It’s hardly a stretch to say that DC and their live-action slate aren’t exactly endearing critics or lighting up the box office. Considering that Marvel’s Black Panther earned the same as Justice League‘s entire theatrical run in less than three weeks, it’s safe to say that DC and Warner Brothers have a lot of hurdles to overcome in the near future.
But one aspect where DC are firing on all cylinders is that of their animated fare. Though they’ve never received the same attention as their live-action counterparts, even as far back as the 1990s DC were making some utterly groundbreaking pieces of animated storytelling. Classic tales such as Batman: Mask of the Phantasm and Batman Beyond: Return of the Joker are still talked about in nerd-circles today.
Indeed, from a certain point of view, DC are doing far better than Marvel in their embrace of older teenager / adult storylines and characterisation. Since 2007 DC have released dozens of animated films, all rated between PG-13 to R (around 12-18), and while they have varied in quality, they all embrace a more adult style of storytelling.
Gotham by Gaslight, the 30th entry in this “adult” film series, also holds the distinction of being adapted from the first “Elseworlds” comic (a story where DC heroes are taken out of their usual surroundings and put into new or unusual realities). Utterly groundbreaking on its release, it’s about time this revolutionary style of storytelling has been adapted to a visual medium.
Set in the Victorian-era, the citizens of Gotham City are terrified by a series of murders where the victims are exclusively poor young women. Police Commissioner James Gordon (Scott Patterson) is at his wits end, desperately trying to find the killer dubbed “Jack the Ripper” before more innocents are slaughtered.
Not helping is the additional pressure he receives from Selina Kyle (Jennifer Carpenter), a self-appointed protector of the downtrodden. Also complicating things is the appearance of The Batman (Bruce Greenwood), a masked vigilante that many believe is the one committing the Ripper murders.
With The Ripper determined to take life, and The Batman sworn to protect it, the stage is set for a brutal battle across the rooftops of Gotham City. And only one man can prevail.
Adapted from the 1989 comic of the same name, Gotham by Gaslight is an excellent example of just how timeless the Batman myth can be. Certain characters like Hugo Strange or Alfred Pennyworth slot so effortlessly into the world of the industrial age, that they almost seem purposely written for such an era. A little more liberty is taken with the more fantastical characters, such as Batman, Catwoman or Poison Ivy. But the fact their existence is not world-breaking just goes to show how well-structured and thoughtout James Krieg’s screenplay is.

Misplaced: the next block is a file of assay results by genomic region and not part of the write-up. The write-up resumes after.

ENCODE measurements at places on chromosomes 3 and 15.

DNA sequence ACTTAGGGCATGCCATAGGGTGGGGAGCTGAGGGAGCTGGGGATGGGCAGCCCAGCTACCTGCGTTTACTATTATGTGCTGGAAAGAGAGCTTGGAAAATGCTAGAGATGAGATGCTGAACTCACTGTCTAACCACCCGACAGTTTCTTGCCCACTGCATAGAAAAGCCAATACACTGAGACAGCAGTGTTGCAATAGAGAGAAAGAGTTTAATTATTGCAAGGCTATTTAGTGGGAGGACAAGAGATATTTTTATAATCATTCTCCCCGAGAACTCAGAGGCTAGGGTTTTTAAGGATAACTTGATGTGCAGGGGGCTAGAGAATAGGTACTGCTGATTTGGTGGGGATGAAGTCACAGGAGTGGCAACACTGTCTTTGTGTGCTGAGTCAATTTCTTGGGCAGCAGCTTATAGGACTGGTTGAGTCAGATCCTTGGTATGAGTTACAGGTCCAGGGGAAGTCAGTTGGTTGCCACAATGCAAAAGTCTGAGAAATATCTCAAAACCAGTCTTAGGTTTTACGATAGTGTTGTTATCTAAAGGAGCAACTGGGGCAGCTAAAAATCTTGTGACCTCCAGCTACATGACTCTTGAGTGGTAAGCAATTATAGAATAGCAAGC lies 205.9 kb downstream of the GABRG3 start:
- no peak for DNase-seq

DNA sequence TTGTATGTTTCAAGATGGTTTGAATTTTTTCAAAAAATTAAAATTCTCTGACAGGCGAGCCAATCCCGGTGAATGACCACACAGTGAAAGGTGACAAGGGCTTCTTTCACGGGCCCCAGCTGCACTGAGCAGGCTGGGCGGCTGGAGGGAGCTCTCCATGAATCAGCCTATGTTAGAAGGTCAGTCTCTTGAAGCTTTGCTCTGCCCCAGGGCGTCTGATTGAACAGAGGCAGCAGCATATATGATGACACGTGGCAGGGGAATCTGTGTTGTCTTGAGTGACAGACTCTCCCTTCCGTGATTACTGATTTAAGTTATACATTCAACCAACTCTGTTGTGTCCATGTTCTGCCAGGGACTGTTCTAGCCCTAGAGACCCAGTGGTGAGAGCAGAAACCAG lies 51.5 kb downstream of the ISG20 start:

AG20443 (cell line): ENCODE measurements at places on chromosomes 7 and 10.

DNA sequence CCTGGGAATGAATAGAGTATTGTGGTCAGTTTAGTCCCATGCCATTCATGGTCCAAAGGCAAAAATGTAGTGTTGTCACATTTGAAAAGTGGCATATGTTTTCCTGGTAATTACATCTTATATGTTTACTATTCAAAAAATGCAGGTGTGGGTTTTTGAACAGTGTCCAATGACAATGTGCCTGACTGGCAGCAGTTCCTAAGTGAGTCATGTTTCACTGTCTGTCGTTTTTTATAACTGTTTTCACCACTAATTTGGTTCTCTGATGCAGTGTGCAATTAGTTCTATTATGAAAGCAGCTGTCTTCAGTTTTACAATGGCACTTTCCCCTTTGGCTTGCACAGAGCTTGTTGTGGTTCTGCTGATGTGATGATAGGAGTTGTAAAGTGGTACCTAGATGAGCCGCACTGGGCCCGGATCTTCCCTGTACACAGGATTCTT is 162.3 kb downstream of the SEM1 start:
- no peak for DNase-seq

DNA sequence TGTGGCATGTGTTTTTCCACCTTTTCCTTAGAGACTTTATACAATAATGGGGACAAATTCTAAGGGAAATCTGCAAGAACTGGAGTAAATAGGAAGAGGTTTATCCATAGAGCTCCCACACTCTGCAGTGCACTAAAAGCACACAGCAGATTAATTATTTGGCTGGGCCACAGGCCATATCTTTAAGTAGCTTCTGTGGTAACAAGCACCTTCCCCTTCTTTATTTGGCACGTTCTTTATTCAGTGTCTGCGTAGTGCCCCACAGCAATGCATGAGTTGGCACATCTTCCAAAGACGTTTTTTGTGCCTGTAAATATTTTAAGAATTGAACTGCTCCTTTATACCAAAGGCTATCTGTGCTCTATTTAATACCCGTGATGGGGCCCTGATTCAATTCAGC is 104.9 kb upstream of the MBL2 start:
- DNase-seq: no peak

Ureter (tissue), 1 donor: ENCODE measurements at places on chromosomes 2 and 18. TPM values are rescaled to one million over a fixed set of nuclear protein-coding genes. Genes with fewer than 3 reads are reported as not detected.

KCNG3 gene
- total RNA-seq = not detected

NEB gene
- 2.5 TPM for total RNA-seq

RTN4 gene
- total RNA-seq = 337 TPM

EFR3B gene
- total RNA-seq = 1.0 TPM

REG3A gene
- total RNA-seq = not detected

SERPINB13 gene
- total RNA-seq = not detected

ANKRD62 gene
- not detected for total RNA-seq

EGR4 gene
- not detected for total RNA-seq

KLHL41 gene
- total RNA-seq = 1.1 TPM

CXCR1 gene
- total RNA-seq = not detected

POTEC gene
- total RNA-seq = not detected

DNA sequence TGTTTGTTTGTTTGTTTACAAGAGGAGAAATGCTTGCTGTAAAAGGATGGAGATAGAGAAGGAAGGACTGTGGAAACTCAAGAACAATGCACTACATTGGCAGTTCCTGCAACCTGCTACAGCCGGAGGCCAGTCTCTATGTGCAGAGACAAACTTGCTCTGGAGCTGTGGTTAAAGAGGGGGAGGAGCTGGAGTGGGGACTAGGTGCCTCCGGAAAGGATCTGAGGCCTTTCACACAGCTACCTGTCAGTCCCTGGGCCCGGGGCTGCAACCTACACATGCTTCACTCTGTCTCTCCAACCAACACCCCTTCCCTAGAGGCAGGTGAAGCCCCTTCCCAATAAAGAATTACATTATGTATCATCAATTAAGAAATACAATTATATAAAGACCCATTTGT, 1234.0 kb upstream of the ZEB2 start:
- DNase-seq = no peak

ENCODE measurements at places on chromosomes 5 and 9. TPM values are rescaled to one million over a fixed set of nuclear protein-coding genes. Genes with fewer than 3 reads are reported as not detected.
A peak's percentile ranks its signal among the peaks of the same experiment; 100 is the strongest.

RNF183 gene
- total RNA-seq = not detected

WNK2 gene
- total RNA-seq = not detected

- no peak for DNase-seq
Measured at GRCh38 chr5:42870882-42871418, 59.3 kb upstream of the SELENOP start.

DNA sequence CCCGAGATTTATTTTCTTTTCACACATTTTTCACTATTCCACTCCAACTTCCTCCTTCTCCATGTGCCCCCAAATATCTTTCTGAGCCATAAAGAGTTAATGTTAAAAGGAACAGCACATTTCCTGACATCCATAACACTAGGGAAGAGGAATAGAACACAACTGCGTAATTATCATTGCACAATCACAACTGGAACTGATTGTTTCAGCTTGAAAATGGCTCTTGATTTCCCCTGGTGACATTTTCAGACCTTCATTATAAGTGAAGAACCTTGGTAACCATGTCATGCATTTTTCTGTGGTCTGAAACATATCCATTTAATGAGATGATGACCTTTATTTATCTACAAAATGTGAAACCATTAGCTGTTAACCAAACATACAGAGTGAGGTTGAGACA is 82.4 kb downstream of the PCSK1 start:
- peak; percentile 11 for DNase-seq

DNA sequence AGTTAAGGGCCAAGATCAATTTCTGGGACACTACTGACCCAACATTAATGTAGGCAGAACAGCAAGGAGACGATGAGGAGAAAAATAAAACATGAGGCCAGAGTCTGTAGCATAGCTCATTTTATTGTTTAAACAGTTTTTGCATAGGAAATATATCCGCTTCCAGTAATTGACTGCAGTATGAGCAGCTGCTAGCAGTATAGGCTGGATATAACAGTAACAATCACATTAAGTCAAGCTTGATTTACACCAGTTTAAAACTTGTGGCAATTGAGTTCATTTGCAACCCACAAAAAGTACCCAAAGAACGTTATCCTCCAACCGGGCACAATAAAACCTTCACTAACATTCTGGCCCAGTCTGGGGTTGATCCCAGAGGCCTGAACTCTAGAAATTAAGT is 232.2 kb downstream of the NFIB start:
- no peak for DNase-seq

It’s also a credit to the script, and director Sam Liu, that they don’t feel the need to populate their world with a string of secondary supervillians and knowing winks to the Batman canon. The faith they have in the basic building blocks of their story should be commended. Indeed, being essentially a murder-mystery, the plot of Gotham by Gaslight makes sure to always keep this aspect at its core. This results in quite a taut story; though with a running time of only 76 minutes there will probably be some who say it is a little too taut.
Of course, the nature of the film being a whodunit means that there needs to be a big reveal at the end. While said disclosure does go against the traditional arc of the character, it’s still an effective twist.
The hand-drawn animation, though hardly original, is used to great effect in bringing the grimy streets of Gotham City to life. Heavily reminiscent of 18th century London, the atmosphere helps imbue a strong sense of terror as we witness the Ripper stalk his victims. Add to that the excellent voice work done by Greenwood & Carpenter as Bruce Wayne/Batman & Catwoman respectively, and you get a spine-tingling story almost on par with the original comic.
A strong and effective mystery, with a great steampunk aesthetic to boot, Gotham by Gaslight is a welcome entry into the DC visual pantheon. It can only be hoped that other similar Elseworlds tales will soon get the big screen treatment. Superman: Red Son anyone?
Photo Source: IMDb